Airlines give their tips for travelling with diabetes
Thursday, 11th January, 2018
PLANNING your next getaway isn't always easy when living with diabetes. Air travel in particular requires rigorous and meticulous preparation.
So how do you make the most of your holiday while staying safe?
Diabetes NSW & ACT surveyed each of the four major airlines flying domestically in Australia - Qantas, Jetstar, Virgin and Tigerair - and based on the results share their crucial top five tips for travelling with diabetes:
1. Be insulin ready
When flying, be sure to keep insulin and any back-up supplies in your carry-on luggage. In October last year, a woman died on a flight from Turkey to Russia after her insulin was in her cargo luggage, despite taking a shot of insulin an hour before the flight. Keep all your products stored under the seat in front of you for easy access.
TRAVEL TIP: Insulin refrigeration is not yet available on airlines, but personal insulin refrigeration travel cases can be bought from the Diabetes Online Shop.
2. Plan meals in advance
The survey revealed that Qantas, Jetstar and Virgin Australia provide meals specific for diabetic requirements on long haul flights but not for domestic flights. If possible, plan meals in advance with the airline. All airlines provide nutritional information of all inflight meals, snacks and drinks, so do your research prior to booking. For added security, pack a selection of non-perishable foods in case of a flight delay and to help your body adjust to new time zones.
3. Maintain your routine
Sticking to a routine, such as having consistent meal times and checking your insulin at regular intervals, is extremely important, so map your travel journey and note any time zone differences to ensure you don't miss any daily milestones. If you use an insulin pump, change the time on the pump to the new local time.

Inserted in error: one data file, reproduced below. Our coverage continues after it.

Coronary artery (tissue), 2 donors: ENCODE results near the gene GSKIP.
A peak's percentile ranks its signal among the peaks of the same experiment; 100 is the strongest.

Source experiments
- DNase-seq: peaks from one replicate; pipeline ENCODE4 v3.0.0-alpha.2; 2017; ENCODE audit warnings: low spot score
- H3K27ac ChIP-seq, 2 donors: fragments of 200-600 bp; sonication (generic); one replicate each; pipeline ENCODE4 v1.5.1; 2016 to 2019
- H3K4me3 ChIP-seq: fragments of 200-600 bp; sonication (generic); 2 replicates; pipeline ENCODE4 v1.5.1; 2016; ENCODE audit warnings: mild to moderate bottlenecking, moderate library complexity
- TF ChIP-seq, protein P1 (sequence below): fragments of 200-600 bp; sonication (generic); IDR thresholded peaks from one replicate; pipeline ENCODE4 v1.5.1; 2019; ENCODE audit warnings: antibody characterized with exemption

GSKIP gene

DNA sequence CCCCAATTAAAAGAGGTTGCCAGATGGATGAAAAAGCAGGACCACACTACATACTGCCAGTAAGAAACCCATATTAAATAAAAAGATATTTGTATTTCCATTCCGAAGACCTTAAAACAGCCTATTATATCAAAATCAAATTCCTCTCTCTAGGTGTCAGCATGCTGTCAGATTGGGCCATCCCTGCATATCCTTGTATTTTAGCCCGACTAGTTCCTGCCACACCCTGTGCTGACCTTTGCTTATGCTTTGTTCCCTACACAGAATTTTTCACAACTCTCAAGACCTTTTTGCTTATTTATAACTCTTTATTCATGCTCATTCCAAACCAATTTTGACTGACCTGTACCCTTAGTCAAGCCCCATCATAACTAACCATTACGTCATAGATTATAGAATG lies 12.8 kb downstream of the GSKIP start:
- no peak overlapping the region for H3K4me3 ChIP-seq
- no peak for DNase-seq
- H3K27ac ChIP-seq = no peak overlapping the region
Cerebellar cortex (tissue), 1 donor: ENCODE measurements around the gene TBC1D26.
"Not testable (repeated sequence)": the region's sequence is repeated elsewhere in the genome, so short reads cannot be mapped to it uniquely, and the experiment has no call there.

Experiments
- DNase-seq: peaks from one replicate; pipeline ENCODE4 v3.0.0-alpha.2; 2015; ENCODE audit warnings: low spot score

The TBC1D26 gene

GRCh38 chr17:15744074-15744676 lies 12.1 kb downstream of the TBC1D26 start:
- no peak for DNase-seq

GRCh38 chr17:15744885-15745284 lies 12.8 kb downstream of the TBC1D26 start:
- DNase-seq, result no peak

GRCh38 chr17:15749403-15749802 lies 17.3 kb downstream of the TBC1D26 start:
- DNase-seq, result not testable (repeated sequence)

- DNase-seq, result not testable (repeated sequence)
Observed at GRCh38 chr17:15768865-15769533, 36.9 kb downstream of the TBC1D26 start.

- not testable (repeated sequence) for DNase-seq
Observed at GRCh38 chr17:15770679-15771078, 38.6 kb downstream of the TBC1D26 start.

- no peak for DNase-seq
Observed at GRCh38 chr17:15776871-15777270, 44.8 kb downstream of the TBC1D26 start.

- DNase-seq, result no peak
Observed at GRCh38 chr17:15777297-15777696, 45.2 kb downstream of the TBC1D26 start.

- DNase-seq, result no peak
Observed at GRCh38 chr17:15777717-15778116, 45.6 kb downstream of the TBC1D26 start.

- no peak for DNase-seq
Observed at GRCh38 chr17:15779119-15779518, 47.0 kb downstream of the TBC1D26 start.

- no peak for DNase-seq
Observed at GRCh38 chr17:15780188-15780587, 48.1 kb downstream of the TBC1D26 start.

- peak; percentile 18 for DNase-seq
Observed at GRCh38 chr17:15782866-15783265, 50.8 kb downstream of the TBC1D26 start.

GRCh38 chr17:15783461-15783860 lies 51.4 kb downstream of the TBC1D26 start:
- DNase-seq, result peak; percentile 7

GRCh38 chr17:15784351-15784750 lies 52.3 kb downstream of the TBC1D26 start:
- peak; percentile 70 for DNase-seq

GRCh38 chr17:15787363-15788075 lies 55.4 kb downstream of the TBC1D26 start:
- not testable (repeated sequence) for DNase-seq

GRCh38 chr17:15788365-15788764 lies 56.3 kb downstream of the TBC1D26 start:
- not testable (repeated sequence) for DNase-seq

4. Carry documentation
While Qantas, Jetstar and Virgin Australia provide sharps disposal in toilets, Tigerair does not, but will allow you to carry it on and off the plane in your hand luggage. Carry a note from your doctor stating that you have diabetes and that you are carrying syringes and life-saving medication. Present it to security staff to avoid any issues, especially at check-in and security screening points.
5. Prepare a best-practice response
Plan for your worst-case scenario, such as how you're going deal with a low or hypoglycemia or other potential complications. By informing staff when you board and telling passengers closest to you, you can be prepared for a best-practice response. The survey revealed that Qantas, Jetstar and Virgin Australia provide hypoglycemia treatment packs that include snacks, juice, glucose gel, glucagon and IV fluid. Tigerair does not have specialised hypoglycemia treatment packs however staff are trained to provide snacks and drinks in the event of an attack.
Full and thorough preparation is key to travelling safely when living with diabetes.
For more details on the Diabetes NSW & ACT survey - www.diabetesnsw.com.au/airline-survey/